Daub of hope for your morning, sir? Spot of optimism? Here, let me rest this feathered lightness on your cheek. The storm is coming, and you must remember. Underneath the skin, wires run. Slick, refractive reverie. You are inches from oblivion, and you have no metrics – your head is a bloviated side-prank. Your ornaments hang off you like cheap linens. Bit of paint will fix everything, and everything has a place, everything in it. Don’t look too close at the body language; this illusion is not made for inspection. Sit down and follow directions.
Rub this lemon juice into your eyes, your abraded skin. Let the sear speak. You are callow and weak. You are drowning and no one wants to save you. Remember that optimism? That smear of hope? You need to hold onto that. Never let go. It should be enough for you. You’re an American, right? So, dream!
Adam was dying. He knew he was dying, and it bothered him, but not as much as it would bother most folks. Adam wasn’t at peace with death, but he was not surprised by it either. The dogs had died, and he would die. The death of his dogs had severed the connection that Adam felt to life; to the goodness of what life had to offer. With each death, he had moved closer towards it himself, and he was ready.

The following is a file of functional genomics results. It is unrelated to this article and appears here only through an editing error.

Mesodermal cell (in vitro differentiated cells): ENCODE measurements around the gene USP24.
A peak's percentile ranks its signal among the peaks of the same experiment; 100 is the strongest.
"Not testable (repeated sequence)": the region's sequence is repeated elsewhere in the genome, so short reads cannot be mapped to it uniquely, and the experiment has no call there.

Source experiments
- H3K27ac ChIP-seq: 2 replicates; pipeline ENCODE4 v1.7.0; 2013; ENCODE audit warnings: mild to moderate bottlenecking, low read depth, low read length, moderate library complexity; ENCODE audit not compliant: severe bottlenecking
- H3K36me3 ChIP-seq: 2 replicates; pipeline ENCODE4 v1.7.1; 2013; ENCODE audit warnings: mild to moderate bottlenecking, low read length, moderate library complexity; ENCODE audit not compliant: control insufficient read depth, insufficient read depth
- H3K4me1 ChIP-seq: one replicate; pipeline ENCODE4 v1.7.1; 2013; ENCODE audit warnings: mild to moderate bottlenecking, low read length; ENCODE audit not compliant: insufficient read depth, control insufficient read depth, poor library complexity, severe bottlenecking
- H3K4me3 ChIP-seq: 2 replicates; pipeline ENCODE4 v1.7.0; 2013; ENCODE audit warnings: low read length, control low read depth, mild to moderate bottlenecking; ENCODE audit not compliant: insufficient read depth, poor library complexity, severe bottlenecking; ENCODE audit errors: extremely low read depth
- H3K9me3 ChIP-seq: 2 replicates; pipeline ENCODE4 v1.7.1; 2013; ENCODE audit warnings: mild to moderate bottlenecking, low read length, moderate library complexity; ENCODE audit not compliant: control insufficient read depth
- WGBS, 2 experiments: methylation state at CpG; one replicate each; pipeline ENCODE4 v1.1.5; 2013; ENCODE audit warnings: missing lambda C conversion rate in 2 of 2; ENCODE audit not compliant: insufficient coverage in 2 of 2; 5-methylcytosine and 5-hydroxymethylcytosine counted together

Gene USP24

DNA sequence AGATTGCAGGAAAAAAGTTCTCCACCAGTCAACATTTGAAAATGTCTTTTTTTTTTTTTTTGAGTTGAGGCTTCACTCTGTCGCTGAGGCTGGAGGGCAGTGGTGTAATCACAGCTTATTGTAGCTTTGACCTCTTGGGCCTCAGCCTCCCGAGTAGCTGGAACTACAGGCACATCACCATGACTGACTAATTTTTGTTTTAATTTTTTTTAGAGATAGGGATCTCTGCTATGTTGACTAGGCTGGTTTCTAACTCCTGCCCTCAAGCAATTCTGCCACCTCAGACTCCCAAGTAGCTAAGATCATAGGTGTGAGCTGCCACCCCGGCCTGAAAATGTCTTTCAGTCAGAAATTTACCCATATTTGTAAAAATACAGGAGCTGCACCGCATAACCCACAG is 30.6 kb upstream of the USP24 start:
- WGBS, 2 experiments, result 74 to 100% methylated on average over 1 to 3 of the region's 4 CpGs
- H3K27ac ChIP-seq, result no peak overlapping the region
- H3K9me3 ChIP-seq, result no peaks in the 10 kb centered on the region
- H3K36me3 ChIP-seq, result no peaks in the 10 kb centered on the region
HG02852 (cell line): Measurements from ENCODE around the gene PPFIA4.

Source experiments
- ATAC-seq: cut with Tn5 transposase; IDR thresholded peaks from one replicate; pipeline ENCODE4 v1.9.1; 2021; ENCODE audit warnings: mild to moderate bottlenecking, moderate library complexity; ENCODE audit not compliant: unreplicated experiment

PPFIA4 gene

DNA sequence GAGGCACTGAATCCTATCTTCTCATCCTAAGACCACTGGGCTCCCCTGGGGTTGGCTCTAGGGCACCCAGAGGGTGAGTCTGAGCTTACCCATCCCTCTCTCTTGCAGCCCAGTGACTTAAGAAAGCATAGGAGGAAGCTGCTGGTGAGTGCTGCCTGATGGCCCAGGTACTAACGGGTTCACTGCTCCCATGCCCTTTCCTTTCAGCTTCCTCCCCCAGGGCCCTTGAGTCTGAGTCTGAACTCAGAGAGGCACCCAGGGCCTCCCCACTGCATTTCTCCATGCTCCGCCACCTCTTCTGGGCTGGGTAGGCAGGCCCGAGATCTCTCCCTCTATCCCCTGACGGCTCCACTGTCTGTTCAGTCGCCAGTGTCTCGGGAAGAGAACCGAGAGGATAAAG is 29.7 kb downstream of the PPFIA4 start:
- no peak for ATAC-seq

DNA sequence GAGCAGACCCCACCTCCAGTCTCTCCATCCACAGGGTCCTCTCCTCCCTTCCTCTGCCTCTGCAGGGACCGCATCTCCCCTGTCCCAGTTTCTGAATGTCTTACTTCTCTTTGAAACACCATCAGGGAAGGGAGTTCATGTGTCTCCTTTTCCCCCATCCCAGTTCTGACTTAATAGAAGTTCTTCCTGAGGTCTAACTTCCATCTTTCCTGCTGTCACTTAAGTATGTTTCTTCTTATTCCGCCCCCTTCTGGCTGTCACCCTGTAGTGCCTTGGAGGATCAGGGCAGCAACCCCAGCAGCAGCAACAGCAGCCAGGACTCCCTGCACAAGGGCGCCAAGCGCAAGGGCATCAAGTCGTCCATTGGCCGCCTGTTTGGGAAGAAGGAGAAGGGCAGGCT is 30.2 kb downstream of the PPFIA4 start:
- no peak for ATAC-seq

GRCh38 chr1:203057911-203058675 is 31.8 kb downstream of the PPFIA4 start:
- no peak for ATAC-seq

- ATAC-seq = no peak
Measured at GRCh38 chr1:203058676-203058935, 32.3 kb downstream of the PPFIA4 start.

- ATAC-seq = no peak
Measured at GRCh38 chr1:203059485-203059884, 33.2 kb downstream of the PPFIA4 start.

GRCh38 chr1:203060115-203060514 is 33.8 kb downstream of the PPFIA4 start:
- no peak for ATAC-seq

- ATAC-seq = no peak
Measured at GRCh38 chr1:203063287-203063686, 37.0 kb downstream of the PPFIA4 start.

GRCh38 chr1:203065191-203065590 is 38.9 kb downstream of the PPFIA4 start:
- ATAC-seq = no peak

The pain was there, but it was outside him. For days, it had been inside his body like a storm, a chaotic fever, but now it was hovering on the periphery of his vision and he could take an accurate appraisal. He laughed at it, a desperate, fearful laugh that clutched at strength and missed.
As the dawn teased the day, Adam’s life ebbed away. The forest sighed and shook its shoulders. The animals were curious, then hungry, then sated. The night and day continued marching and the life spirit drifted into other clearings as the life force intended.
And there was beauty.